We had the good fortune of connecting with Lorne Noble and we’ve shared our conversation below.
Hi Lorne, is there something that you feel is most responsible for your success?
Everyone at Simple Startup has a genuine interest in their clients and is genuinely happy at their position. Every year we measure our net promote score (NPS), which measures our employees’ experience. The score goes from -100 to +100, and ours is “world-class territory”, which is in excess of 70. Our team is telling us they’re happy. This is absolutely paramount to delivering great service to our happy clients. We have a very rigorous hiring process, we ask a lot of our applicants to ensure they will be a right fit at Simple Startup. One of the core items I believe in is happy people create happy customers, which creates profitable business. If we don’t have happy employees, we can’t serve our clients.
Alright, so for those in our community who might not be familiar with your business, can you tell us more?
Early on in my career as a financial analyst, I crunched numbers and made decisions on billion-Euro purchases. However, my real passion lay in creating things, so when the financial crisis hit in 2009, I decided to make a big change and took the plunge to get my MBA with a focus on entrepreneurship at the IE Business School in Madrid, Spain. My MBA helped me combine my love and ease with numbers and my penchant for creativity, leading me down the true serial entrepreneur’s path.
I launched a series of technology platforms – Career Mentor Me, Help More, and My Healthier Body – that each aimed to use technology to solve everyday problems like a quarter-life crisis, getting resources to the homeless, and aggregating grocery and fitness services. My initial experiences as a founder led me to the realization that what I loved about each of my companies was their analytics. Thus, Simple Startup was born, a subscription service-based company where analytics are the core of the business offering, and I’m happy as a clam, knee-deep in Excel helping other entrepreneurs to make sense of their numbers, so they can lead their businesses more effectively and make more informed business decisions.
As a numbers guy, being analytical shouldn’t come as a surprise. I always use data to inform my decisions and feel the most important tool for any company, whatever its size, is a financial model. Financial models are essentially a roadmap for success because they enable entrepreneurs to forecast where they’re heading, then measure where they’ve been against those plans. I spend a lot of time testing scenarios (using my analytical skills) so I can make informed decisions for my business and those my business supports.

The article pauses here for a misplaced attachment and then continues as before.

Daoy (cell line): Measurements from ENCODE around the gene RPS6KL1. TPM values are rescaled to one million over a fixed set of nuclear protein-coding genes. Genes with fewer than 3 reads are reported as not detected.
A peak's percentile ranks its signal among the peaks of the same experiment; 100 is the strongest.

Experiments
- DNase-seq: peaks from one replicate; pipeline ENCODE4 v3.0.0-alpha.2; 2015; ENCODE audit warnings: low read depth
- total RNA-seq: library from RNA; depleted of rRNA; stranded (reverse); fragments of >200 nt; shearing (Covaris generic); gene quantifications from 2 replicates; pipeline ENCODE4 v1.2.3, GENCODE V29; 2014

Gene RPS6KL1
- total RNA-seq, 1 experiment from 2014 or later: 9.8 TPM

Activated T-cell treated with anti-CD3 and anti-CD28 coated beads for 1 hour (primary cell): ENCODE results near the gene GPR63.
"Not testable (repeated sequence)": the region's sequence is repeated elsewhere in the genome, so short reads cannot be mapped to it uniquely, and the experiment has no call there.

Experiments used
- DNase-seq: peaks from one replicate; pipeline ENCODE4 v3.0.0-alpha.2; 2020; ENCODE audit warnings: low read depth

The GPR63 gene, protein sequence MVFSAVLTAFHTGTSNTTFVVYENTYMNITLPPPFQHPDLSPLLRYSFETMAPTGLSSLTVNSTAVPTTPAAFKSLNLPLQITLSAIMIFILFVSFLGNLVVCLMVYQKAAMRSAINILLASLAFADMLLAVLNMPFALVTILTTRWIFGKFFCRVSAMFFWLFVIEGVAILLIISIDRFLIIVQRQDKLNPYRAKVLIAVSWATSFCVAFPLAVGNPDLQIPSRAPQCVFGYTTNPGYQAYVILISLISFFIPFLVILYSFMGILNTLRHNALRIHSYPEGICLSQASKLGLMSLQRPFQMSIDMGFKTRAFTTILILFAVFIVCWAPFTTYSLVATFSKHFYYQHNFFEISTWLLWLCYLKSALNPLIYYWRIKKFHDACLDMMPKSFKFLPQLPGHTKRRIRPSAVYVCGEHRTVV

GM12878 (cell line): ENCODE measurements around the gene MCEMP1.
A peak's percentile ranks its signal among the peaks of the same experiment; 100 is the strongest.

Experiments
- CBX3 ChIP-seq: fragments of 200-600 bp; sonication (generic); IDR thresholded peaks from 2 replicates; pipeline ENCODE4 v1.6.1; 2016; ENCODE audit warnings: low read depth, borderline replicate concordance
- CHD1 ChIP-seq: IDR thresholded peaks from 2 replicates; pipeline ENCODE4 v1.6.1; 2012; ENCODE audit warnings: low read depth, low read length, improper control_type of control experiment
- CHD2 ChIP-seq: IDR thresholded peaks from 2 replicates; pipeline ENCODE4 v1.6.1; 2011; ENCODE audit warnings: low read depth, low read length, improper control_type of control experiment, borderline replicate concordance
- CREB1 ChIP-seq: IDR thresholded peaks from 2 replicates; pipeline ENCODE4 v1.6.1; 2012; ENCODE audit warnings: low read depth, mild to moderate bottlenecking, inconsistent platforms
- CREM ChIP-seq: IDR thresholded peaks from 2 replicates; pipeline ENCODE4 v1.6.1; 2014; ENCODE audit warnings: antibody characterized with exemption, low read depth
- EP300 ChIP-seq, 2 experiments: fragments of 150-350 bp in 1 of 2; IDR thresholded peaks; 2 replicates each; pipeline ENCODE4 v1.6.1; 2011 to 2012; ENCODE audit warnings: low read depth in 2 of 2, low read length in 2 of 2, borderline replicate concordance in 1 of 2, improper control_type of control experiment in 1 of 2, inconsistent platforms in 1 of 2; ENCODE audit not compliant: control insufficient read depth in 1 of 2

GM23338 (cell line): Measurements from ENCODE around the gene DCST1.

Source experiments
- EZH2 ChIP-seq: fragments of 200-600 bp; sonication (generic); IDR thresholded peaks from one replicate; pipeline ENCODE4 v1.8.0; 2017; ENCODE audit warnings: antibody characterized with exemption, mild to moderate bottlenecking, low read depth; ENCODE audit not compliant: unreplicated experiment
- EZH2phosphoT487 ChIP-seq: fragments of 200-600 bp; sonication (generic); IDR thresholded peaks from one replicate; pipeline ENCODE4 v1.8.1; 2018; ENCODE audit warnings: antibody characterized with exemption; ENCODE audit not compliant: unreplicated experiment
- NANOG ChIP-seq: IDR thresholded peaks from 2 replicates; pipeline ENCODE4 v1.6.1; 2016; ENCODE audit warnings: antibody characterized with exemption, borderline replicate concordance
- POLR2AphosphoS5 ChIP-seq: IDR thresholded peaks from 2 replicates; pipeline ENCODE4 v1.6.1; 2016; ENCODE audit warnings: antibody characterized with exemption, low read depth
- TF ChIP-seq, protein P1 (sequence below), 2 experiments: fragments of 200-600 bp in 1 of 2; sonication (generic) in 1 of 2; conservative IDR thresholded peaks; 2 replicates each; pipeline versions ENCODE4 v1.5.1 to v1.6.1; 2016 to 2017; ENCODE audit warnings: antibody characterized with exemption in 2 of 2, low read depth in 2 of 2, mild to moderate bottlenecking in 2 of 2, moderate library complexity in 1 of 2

I like to live what I preach. I preach to all my customers and entrepreneurs really that financial modeling is THE key to building a sustainable and successful business. Here I am six odd years out from starting Simple Startup, and I’m still iterating and scenario planning based on the very first financial model I built for my company.
Any places to eat or things to do that you can share with our readers? If they have a friend visiting town, what are some spots they could take them to?
As a former professional skier, we would absolutely go skiing at a Colorado ski resort – Copper if we were trying to stay local or Aspen/Snowmass, if we had more time on your hands. I love how European it feels, especially Cloud 9 Alpine Bistro, where we would get lunch.
Back in Boulder, we would cycle around and make food stops at Bartaco, Centro Mexican Kitchen’s rooftop for margaritas and Rosetta Food Hall. If kids were coming, we’d take a trip to the Butterfly Pavilion.
Who else deserves some credit and recognition?
Both Tony Robbins and Richard Branson have been huge inspirations to me.
Not that long ago, when the world was open, I had the pleasure of standing only a few feet away from Tony Robbins at one of his conferences. He has a phenomenal and commanding presence, and really draws you in to his speaking engagements as if you were in a one-on-one conversation. Part of his charm is that he presents himself as very genuine and is vulnerable in the way he speaks, building a lot of trust with his audience quickly and allowing him to get to the root of challenges attending business owners are facing.
Richard Branson is a man who oddly enough reminds me very much of my wife’s father, also an entrepreneur. Richard Branson is very skillful at finding the right people and engaging them in their work. He’s not necessarily an academic, and got his start in sales and built his empire on passion and adventure, which is how he reminds me of my father-in-law. Similar to Tony Robbins he is genuine and vulnerable in his interactions which inspires passion, innovation and engagement from his team.